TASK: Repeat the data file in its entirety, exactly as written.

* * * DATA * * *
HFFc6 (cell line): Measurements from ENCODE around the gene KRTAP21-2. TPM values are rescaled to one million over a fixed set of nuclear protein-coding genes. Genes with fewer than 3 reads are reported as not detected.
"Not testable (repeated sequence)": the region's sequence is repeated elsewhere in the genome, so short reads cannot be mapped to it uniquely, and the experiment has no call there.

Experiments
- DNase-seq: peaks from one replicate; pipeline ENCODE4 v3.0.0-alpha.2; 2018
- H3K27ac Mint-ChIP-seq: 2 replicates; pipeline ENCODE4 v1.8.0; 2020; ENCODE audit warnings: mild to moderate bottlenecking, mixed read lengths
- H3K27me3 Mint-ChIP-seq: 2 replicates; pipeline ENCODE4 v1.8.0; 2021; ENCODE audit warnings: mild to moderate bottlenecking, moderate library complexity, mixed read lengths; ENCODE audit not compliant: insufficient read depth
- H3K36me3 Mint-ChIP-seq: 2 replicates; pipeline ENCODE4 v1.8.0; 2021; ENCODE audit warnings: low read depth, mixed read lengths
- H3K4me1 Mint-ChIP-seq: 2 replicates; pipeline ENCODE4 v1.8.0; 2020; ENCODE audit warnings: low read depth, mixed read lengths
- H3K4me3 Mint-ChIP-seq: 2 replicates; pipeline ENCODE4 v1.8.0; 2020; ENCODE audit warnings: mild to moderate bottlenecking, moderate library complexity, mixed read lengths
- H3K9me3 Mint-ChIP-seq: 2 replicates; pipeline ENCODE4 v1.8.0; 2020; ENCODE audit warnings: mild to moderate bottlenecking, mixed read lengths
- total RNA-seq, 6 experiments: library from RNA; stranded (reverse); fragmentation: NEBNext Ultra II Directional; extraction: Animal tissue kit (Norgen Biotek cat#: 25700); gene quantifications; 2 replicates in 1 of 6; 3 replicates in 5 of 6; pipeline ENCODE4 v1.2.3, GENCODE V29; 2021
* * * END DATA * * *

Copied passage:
HFFc6 (cell line): Measurements from ENCODE around the gene KRTAP21-2. TPM values are rescaled to one million over a fixed set of nuclear protein-coding genes. Genes with fewer than 3 reads are reported as not detected.
"Not testable (repeated sequence)": the region's sequence is repeated elsewhere in the genome, so short reads cannot be mapped to it uniquely, and the experiment has no call there.

Experiments
- DNase-seq: peaks from one replicate; pipeline ENCODE4 v3.0.0-alpha.2; 2018
- H3K27ac Mint-ChIP-seq: 2 replicates; pipeline ENCODE4 v1.8.0; 2020; ENCODE audit warnings: mild to moderate bottlenecking, mixed read lengths
- H3K27me3 Mint-ChIP-seq: 2 replicates; pipeline ENCODE4 v1.8.0; 2021; ENCODE audit warnings: mild to moderate bottlenecking, moderate library complexity, mixed read lengths; ENCODE audit not compliant: insufficient read depth
- H3K36me3 Mint-ChIP-seq: 2 replicates; pipeline ENCODE4 v1.8.0; 2021; ENCODE audit warnings: low read depth, mixed read lengths
- H3K4me1 Mint-ChIP-seq: 2 replicates; pipeline ENCODE4 v1.8.0; 2020; ENCODE audit warnings: low read depth, mixed read lengths
- H3K4me3 Mint-ChIP-seq: 2 replicates; pipeline ENCODE4 v1.8.0; 2020; ENCODE audit warnings: mild to moderate bottlenecking, moderate library complexity, mixed read lengths
- H3K9me3 Mint-ChIP-seq: 2 replicates; pipeline ENCODE4 v1.8.0; 2020; ENCODE audit warnings: mild to moderate bottlenecking, mixed read lengths
- total RNA-seq, 6 experiments: library from RNA; stranded (reverse); fragmentation: NEBNext Ultra II Directional; extraction: Animal tissue kit (Norgen Biotek cat#: 25700); gene quantifications; 2 replicates in 1 of 6; 3 replicates in 5 of 6; pipeline ENCODE4 v1.2.3, GENCODE V29; 2021